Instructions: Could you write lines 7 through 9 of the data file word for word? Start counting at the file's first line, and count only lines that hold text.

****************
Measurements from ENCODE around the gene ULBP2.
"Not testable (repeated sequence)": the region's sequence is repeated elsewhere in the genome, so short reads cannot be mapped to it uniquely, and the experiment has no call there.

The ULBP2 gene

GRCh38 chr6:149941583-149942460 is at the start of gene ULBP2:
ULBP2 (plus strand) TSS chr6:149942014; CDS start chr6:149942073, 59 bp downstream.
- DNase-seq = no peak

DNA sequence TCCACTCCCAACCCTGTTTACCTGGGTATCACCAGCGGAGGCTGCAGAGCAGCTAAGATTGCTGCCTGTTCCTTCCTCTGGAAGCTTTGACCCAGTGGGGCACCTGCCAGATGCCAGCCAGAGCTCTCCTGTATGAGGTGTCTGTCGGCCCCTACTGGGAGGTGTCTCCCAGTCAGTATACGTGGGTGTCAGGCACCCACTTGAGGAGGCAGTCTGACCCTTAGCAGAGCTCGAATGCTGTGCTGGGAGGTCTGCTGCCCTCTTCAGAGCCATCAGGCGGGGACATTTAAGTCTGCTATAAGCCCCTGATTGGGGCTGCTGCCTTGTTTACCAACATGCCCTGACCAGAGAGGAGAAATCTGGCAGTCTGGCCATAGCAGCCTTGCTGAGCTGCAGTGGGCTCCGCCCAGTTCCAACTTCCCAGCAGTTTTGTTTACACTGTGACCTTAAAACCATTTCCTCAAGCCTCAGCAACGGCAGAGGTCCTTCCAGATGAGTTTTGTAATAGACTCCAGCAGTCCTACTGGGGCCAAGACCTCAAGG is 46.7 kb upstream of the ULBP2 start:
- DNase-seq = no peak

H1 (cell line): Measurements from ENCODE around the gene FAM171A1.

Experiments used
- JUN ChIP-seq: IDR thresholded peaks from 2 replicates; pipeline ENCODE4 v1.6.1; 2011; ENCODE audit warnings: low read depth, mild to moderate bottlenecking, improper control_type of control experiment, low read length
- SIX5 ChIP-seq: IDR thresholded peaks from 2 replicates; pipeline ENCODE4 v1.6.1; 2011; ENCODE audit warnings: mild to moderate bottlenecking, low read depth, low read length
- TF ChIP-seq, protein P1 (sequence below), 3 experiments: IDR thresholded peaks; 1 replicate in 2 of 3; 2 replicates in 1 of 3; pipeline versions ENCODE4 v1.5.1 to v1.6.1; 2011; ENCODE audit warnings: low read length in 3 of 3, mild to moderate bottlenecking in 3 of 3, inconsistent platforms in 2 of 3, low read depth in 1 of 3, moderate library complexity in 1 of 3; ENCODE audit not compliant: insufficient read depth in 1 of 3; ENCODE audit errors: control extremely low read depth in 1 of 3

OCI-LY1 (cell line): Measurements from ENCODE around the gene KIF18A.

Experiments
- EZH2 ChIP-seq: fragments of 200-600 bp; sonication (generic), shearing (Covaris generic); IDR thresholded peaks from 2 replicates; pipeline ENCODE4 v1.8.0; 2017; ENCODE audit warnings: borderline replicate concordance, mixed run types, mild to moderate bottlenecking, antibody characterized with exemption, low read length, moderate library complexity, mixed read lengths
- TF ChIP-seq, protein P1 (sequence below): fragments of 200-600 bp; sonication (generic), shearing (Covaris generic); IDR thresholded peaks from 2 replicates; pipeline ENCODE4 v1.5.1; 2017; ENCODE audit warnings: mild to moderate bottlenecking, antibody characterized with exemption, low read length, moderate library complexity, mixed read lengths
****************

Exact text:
DNA sequence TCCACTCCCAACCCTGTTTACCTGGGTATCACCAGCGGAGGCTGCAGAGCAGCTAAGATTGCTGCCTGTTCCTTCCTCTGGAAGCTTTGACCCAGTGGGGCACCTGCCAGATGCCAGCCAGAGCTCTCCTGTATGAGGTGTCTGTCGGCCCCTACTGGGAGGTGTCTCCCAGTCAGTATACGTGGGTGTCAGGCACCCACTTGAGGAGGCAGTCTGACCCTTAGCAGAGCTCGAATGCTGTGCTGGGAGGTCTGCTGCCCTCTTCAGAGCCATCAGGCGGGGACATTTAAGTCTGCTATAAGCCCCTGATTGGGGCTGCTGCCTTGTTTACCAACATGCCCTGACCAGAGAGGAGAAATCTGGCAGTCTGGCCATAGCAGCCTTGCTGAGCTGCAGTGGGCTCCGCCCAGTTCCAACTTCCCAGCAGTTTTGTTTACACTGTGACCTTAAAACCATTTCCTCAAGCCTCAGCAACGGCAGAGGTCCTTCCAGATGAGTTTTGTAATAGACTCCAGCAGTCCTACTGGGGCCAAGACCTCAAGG is 46.7 kb upstream of the ULBP2 start:
- DNase-seq = no peak

H1 (cell line): Measurements from ENCODE around the gene FAM171A1.